According to this story by Steve Lohr at the New York Times, a blue-ribbon advisory group report made to the White House last week said that research funding might be better deployed elsewhere than towards an international speed race based on a machine’s performance on a particular number-calculating benchmark such as LINPACK.
In presenting the report last Thursday, David E. Shaw, chief scientist at the investment and technology firm that bears his name, and a member of the advisory group, observed that gaining the top spot on the annual ranking of supercomputers is “an arms race that is very expensive and may not be a good use of funds.”
I think it is interesting to note that the President’s Council of Advisors on Science and Technology report makes no mention of Exascale programs, which may be beyond it’s scope. It does seem to have a bone to pick with the TOP500 though:
If Top500 rankings can no longer be viewed as a definitive measure of a country’s high performance computing capabilities, what goals should our nation be setting for fundamental research in HPC systems, and what criteria should be used in allocating funding for such research? Given the natural inclination to quantify the relative performance of competitors in any race, there is a temptation to replace the traditional FLOPS-based metric with another fixed, purelytive metric (or perhaps two or three such metrics) that policymakers can use on an ongoing basis to rank America’s competitive position in HPC relative to those of other countries. This approach, however, is subject to several pitfalls that could both impair our ability to maintain our historical leadership in the field of high-performance computing and increase the level of expenditures required to even remain competitive.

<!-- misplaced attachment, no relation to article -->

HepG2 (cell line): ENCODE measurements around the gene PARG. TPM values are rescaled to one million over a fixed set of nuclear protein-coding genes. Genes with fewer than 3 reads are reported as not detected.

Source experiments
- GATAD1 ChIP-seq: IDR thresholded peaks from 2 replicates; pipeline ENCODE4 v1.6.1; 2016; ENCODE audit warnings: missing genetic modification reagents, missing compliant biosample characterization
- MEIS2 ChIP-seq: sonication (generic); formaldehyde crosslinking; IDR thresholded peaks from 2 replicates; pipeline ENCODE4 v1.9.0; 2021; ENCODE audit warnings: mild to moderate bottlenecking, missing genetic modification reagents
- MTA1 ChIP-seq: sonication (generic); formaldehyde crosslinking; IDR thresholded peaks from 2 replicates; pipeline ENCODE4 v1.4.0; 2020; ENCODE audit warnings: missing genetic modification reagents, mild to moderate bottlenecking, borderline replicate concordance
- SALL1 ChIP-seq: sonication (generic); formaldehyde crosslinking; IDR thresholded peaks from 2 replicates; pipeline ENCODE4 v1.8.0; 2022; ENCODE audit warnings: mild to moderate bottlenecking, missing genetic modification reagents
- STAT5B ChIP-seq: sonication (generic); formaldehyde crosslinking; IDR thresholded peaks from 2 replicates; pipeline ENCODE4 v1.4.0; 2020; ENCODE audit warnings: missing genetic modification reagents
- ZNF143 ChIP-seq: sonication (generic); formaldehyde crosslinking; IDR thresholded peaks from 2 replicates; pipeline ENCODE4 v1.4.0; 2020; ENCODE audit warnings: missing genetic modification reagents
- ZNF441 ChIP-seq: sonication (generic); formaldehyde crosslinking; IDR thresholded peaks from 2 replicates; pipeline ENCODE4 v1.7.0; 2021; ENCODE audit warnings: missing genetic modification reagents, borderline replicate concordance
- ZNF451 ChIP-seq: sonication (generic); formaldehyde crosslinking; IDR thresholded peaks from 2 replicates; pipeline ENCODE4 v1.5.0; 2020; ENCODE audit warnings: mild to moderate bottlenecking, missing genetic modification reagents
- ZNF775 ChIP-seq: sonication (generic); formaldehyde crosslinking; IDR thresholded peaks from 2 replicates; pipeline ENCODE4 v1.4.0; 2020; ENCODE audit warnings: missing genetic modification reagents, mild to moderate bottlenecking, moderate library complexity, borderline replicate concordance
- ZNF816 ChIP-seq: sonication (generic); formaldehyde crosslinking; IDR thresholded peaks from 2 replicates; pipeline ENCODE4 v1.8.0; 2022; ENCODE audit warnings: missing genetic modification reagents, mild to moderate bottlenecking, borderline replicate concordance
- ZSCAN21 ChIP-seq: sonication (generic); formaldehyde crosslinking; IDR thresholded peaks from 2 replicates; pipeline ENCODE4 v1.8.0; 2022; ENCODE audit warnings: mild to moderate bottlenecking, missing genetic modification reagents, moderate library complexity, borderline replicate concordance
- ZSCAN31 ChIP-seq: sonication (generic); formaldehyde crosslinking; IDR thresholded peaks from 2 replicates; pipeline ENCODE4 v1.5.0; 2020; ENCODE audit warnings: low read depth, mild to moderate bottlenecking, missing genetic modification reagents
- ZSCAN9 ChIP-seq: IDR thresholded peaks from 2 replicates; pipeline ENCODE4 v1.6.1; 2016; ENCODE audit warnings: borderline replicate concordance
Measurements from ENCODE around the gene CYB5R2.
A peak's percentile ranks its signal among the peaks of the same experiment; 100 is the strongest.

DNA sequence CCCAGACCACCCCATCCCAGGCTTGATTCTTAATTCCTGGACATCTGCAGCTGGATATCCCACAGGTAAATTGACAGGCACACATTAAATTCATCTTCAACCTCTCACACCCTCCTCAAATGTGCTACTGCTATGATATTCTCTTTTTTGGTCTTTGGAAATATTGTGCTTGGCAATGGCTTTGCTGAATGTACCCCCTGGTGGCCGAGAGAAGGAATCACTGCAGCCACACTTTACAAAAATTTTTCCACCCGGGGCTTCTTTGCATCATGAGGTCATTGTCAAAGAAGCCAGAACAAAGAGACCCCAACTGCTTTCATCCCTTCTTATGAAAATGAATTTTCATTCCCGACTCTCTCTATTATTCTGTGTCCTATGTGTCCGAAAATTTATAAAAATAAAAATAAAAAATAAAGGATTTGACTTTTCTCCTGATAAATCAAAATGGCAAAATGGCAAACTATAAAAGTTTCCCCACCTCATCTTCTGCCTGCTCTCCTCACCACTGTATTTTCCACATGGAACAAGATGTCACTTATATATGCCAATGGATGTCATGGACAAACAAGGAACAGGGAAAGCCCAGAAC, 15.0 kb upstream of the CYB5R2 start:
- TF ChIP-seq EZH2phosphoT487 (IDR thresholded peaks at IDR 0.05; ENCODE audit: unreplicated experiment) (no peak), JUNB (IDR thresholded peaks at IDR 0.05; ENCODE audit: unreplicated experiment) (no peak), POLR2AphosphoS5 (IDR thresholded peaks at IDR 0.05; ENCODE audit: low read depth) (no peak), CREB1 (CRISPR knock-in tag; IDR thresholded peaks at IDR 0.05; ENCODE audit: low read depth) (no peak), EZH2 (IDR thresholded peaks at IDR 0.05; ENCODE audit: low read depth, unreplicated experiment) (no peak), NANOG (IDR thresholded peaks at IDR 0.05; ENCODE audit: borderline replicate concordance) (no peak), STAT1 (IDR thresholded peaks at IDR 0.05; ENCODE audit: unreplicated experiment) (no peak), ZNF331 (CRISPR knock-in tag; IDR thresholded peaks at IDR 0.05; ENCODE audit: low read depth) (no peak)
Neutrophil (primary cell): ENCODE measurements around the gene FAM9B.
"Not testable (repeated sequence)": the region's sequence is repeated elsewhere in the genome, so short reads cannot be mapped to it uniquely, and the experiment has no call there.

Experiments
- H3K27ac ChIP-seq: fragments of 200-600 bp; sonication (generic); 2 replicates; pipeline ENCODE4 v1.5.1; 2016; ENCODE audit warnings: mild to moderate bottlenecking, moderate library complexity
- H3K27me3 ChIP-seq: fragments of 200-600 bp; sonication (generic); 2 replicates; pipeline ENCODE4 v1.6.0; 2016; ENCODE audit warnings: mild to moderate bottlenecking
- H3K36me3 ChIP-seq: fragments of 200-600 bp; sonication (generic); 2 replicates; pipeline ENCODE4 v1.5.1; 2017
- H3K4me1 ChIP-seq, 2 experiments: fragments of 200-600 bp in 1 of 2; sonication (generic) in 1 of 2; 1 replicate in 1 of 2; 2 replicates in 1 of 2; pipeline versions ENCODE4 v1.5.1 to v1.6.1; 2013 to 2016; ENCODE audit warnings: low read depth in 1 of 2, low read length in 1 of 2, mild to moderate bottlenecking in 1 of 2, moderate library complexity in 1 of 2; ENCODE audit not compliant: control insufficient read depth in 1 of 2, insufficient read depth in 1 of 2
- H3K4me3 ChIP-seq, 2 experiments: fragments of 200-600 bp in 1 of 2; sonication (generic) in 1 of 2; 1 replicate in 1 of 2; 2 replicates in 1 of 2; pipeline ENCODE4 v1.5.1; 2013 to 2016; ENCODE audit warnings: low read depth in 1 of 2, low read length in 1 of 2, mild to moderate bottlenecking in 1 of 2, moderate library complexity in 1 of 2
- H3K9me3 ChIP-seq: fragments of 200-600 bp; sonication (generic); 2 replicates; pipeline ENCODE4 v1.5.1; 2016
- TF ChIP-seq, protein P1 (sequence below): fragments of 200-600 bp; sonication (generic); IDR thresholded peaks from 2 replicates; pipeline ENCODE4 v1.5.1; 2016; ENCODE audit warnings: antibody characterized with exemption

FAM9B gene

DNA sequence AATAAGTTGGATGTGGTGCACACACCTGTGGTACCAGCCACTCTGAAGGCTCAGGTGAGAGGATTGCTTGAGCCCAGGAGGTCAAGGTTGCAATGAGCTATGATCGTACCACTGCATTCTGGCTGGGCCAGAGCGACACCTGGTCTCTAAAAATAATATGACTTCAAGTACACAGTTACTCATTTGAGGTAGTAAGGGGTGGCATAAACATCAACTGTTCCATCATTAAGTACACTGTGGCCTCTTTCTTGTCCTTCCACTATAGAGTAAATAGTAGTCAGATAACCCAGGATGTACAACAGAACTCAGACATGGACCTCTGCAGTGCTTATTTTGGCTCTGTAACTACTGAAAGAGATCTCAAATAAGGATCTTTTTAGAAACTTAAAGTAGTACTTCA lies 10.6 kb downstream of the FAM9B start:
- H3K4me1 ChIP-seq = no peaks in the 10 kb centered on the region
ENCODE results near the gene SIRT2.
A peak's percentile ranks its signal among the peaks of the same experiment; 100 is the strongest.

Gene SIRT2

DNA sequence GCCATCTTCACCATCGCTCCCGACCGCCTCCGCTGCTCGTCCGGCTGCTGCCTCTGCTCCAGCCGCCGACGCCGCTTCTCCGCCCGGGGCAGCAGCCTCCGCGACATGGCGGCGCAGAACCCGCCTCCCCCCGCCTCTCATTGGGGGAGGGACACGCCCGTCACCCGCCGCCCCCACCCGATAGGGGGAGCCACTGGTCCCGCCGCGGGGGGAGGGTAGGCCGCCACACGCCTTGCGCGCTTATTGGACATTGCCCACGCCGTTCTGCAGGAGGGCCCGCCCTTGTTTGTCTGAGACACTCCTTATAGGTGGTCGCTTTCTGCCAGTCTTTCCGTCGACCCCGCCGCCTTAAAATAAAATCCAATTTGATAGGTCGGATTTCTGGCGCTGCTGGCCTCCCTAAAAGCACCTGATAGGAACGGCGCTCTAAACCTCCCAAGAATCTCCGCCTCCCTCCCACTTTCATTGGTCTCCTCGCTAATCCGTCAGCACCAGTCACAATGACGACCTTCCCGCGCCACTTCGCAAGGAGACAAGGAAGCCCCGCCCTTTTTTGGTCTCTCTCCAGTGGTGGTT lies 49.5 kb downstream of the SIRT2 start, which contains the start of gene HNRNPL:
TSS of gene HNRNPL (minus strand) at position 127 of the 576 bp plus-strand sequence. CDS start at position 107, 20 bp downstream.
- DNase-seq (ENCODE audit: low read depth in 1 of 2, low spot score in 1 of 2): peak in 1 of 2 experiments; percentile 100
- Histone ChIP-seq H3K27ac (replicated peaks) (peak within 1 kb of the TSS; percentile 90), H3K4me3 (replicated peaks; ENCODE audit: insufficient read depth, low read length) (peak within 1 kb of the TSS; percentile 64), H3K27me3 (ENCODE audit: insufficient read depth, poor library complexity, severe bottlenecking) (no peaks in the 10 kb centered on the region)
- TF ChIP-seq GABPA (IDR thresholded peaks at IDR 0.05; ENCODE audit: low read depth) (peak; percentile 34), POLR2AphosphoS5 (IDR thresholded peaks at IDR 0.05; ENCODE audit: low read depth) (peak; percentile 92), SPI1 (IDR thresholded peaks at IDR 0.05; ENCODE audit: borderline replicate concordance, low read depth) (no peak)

First, it is no longer feasible to capture what is important about high-performance computing as a whole using one (or even a small number of ) fixed, quantitative metrics, as a result of:
- the progressive broadening of our nation’s requirements in the area of high-performance computing;
- the consequent “splintering” of the set of computational tasks required to satisfy these requirements;
- a wide range of substantial advances in the various technologies available to perform such computational tasks; significant changes in the “bottlenecks” and “rate-limiting steps” that constrain many high-performance applications as a result of different rates of improvement in different technological parameters.
The rest of the 120 page report is an interesting read so far, but there is a lot to go through so I promise to follow up with some armchair analysis.